Have the tables now been turned? Is it true that one Auckland station - Britomart - now carries more pax per day than the whole Puhoi-Wellsford highway?

    Anyway - to copy from an old e-mail by Westie Commuter on this site -

    ‘NZTA says a telemetry site on SH1 north near Wellsford carries under 9000 cars per day. More data than you could ever want is here, on Joyce’s ministry’s website, naturally:

    And oh boy, this one ( says monthly traffic on Auckland bridge is DOWN 4% from last year. It repeats that fewer than 9000 cars/day travel SH1 at Wellsford.

    Can anyone figure out if the Wellsford telemetry site is the same Puhoi/Wellsford motorway he’s talking about?’

  5. Matt L says:

    tuktuk - From memory Joyce originally claimed that on average 24000 people used the P2W route daily (including holiday times) which is obviously less than the Britomart figure. The other day John Key quoted 27k using P2W so I don’t know where that figure has come from. I also believe that the telemetry site they use is from south of Warkworth where most of the traffic then leaves the road.

  6. Holiday Highway is a joke says:

    Tuktuk - true. The telemetry site a few kilometers north of Wellsford has fair lower numbers of daily traffic.

    Joyce and Key are lying about the numbers of cars on the road. It shows you how desperate they are to please the trucking and construction lobby.

  7. Donald Neal says:

    Table 3-1 is headed both “Maximum Capacity for EMU’s” and “Trains per Hour”. But there’s still a lot of freight carried by rail, especially south of Westfield. EMU capacity will therefore be less than trains per hour. Would anyone have a feeling for how much less?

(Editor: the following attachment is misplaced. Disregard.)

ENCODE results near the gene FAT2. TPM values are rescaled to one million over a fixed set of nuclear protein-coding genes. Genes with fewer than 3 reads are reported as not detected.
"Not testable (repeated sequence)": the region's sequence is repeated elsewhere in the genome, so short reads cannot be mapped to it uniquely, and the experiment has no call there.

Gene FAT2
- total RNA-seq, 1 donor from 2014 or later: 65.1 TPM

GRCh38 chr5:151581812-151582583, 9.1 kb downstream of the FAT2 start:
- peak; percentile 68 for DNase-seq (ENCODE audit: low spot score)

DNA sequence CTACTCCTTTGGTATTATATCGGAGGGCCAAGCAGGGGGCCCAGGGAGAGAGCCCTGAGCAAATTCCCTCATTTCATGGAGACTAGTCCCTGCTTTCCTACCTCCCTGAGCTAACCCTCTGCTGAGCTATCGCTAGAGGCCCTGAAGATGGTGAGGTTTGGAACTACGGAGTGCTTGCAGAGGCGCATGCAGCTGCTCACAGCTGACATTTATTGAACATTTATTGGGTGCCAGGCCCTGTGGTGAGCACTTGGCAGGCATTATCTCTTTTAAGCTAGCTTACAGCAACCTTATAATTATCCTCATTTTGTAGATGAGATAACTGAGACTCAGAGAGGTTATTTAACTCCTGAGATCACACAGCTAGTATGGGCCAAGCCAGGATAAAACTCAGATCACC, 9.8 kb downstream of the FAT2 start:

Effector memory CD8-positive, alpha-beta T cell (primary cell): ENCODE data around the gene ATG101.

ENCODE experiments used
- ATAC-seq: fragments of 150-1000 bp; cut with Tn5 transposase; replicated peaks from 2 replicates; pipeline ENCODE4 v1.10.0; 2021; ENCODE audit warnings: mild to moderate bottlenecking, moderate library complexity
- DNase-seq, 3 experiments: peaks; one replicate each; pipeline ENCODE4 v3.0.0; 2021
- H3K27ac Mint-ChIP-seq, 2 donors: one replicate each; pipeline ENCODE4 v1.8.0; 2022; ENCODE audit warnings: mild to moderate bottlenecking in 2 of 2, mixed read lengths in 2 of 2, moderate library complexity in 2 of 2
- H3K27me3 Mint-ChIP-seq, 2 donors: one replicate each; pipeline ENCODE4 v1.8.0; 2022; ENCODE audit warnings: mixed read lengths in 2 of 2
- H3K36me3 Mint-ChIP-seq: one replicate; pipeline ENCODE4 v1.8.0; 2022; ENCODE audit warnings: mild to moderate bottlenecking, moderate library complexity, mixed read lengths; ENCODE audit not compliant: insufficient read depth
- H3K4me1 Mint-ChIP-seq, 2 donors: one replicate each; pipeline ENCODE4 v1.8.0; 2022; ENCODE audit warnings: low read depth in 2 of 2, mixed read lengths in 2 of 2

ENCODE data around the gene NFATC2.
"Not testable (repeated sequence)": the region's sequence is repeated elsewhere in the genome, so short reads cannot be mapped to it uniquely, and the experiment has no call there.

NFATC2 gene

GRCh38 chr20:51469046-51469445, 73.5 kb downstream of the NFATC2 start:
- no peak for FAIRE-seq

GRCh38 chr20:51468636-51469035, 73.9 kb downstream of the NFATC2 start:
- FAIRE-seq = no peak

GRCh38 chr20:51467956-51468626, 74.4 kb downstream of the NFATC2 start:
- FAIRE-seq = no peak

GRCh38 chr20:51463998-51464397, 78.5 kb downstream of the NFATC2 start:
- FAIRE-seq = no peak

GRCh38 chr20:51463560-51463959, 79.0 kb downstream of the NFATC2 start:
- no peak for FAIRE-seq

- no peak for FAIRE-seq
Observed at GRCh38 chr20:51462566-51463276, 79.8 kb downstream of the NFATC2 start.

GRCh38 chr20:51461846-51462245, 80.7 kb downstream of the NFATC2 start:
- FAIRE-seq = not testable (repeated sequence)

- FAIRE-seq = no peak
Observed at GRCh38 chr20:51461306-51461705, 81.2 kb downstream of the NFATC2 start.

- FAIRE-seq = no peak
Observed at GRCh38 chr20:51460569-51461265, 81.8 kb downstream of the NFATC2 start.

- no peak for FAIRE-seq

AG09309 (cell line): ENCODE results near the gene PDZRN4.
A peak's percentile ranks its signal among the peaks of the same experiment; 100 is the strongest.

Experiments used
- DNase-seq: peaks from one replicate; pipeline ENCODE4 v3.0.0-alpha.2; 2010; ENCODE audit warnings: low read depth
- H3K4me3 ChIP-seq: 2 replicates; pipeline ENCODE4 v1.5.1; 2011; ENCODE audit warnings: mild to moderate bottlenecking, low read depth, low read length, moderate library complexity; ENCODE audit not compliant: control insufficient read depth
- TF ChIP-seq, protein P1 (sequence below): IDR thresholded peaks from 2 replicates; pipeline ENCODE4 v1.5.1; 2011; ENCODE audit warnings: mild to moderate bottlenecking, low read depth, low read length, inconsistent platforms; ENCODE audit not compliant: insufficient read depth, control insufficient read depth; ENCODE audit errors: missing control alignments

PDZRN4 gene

8. Giel says:

    Donald Yes it is a issue so most freight trains run outside the commuter am and pm peak periods. In the medium term a third line for freight between Westfield and Wiri is planned to keep freighters and future inter regional trains out of the way of all station stopping commuter trains. Luckily the corridor is plenty wide enough there to accomodate a third line at reasonable cost. Once the Manukau spur is opened that section will be the pinch point for capacity especially in port freight shuttles from Wiri increase

  9. Patrick R says:

    Any plans for a third line to the port on the Eastern line, or at least protecting the space for the future [if not also for a forth]?

  10. Matt L says:

    Patrick - My understanding is only the planning is only for between Wiri and Westfield as outside of that frequencies of passenger trains won’t be as high.

  11. James B says:

    27,000 = 9000 * 3.
    Maybe Steven Joyce said. “9000 cars with 3 people each that’s like 27,000 people.”
    I expect this figure to rise to 36,000 people soon. Of course a problem arises when you say 45,000 use the route as most cars only have 5 seats. Wait a minute what if all the cars that used it were people movers. They have like 8 seats. That’s 72,000 people using that route. Isn’t maths fun?

  12. Luke says:

    A Third track on the Eastern line has had some very initial investigation put into it, but not nearly has seriously as the third track Wiri to Westfield which will be at least partially built in the next 5 years or so.
    The 3rd eastern line is on the 20 - 30 year plan.

  13. joust says:

    Haha, @James B the other side of that would be to compare 72000 people mover seats per day with network crush-loaded capacity on every AKL train service, I have a feeling that comparison would be fairly dramatic!